In this post Jana McPherson discusses a Perspective article that she recently handled as Associate Editor — Wild assumptions? Questioning simplistic narratives about consumer preferences for wildlife products by Amy Hinsley & Michael ‘t Sas‐Rolfes — out today!

The authors’ have also written a plain language summary ‘Embracing the complexity of wildlife trade to improve consumer research, and inform effective policy interventions‘.

A stall selling both wild and farmed orchids in China. Credit: A Hinsley.

Wildlife trade is inherently at the nexus of people and nature. Under the most positive circumstances, sustainable use of wildlife resources contributes to people’s livelihoods, culture and traditions, providing sustenance, attire, income, health remedies and/or companionship. In the worst scenarios, human greed cannot resist making profit off over-exploited species at the brink of extinction, or, as illustrated by the world’s current circumstances, the facilitating role wildlife trade can play in zoonoses (i.e. the transfer of disease from animals to humans) leads to massive negative socio-economic impacts. 

The current COVID-19 pandemic has given wildlife trade a bad reputation, and may for some have strengthened connotations of the term with words like primitive, unregulated, unhygienic, and unsustainable. It is important to remember, however, that even in the most sophisticated and regulated of societies, important food sources, such as fisheries, continue to rely heavily on wild-harvested products, i.e. wildlife trade. Moreover, in these societies wild-harvested products are increasingly coveted as more sustainable than their farmed counter-parts, e.g. in the case of salmon or blueberries. This is illustrative, perhaps, of the fact that people’s attitudes towards and preferences for wild versus farmed products are complex and heavily context-dependent.

In a timely piece, Amy Hinsley and Michael t’Sas-Rolfes from the University of Oxford highlight exactly that: consumer choices regarding wildlife products are influenced by a myriad of factors, ranging from legality, price, and quality to trust in supply chains, social legitimacy and awareness of welfare or conservation concerns. Moreover, wild products are not always easily distinguishable from farmed products. This is the case where reliable information on product origin is unavailable, but can also arise when the origin of products is hard to classify, e.g. when animals are bred in captivity but farms regularly supplement breeding stock with wild-caught individuals.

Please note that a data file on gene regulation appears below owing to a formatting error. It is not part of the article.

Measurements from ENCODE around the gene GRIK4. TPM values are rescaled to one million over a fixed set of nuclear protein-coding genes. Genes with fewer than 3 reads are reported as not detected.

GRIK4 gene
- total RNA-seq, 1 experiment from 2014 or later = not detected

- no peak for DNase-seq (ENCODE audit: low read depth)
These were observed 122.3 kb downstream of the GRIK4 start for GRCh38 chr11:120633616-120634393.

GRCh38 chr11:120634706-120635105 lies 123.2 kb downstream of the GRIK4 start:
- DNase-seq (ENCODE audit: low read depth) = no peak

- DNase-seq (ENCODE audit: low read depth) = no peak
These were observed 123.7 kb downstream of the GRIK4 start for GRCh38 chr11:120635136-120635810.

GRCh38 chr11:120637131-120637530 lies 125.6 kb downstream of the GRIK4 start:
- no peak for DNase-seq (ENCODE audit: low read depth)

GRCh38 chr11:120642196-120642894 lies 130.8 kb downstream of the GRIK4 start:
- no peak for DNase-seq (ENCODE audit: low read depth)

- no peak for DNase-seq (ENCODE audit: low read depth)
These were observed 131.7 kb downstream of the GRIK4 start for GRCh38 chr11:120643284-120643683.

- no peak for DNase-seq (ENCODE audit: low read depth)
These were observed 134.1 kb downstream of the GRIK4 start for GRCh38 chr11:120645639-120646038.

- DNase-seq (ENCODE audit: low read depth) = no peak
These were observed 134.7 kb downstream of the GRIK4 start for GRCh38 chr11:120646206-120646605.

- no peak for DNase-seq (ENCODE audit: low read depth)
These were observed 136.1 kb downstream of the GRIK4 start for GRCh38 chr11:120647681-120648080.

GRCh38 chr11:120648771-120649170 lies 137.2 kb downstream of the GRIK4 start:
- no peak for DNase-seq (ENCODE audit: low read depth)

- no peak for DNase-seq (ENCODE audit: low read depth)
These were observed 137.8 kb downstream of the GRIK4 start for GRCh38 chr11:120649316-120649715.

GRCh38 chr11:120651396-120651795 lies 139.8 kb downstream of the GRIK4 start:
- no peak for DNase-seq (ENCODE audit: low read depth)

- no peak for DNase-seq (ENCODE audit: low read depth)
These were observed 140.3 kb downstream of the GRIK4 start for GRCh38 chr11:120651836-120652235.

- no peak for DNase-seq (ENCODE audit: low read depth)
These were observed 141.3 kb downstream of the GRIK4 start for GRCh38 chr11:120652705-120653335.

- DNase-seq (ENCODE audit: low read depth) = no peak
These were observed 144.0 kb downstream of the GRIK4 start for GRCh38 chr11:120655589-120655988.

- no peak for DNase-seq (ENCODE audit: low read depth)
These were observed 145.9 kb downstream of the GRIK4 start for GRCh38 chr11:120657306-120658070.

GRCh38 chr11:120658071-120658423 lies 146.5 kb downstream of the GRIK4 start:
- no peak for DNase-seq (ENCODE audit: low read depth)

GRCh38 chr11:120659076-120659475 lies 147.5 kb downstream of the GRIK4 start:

As the authors point out, understanding consumer preferences and how they translate into purchasing behaviour is immensely important in informing effective interventions where wildlife trade puts species (or, for that matter, people and society at large) at risk. Interventions could take the form of outright bans, other laws and regulations, promotion of alternative products (alternate species, farmed versus wild, or synthetic products), labelling and certification, or campaigns to reduce consumer demand. Identifying the most effective intervention is critical to ensure interventions achieve their desired outcome rather than worsening the situation. All-too-often, outright bans drive trading underground into the domain of unscrupulous criminals, and consumer awareness campaigns that highlight species endangered status may increase demand among those who covet rare products.

Unfortunately, a solid grasp of what motivates consumer behaviour can be hard to achieve. Existing studies have often treated preferences for wild versus farmed products as a dichotomous choice, ignoring the many other factors that might influence consumer behaviour in real-life situations. Even the best-designed choice experiments are limited to providing information on how consumers rank or weigh preferences related to various factors in the specific context(s) explored in the experimental scenario. How this translates into actual consumer choices can only be revealed by direct observation or records of market transactions which note a variety of product attributes for analysis. Hinsely and t’Sas-Rolfes provide an insightful overview of the different study methodologies available, and what limitations each imposes on interpretation of the findings. The authors encourage the research community to clearly communicate these limitations and any biases associated with consumer preference studies to guard against over-simplified interpretations that might lead to misguided policies and interventions.

Their perspective piece provides a frank and critical look at one particular field of research, but in a sense provides universally applicable advice. Carefully considering how study design affects what insight can be gained, explicitly acknowledging limitations, and being open about biases induced either by methodology, funding affiliations or personal perspective are standards that should prevail across all fields of science.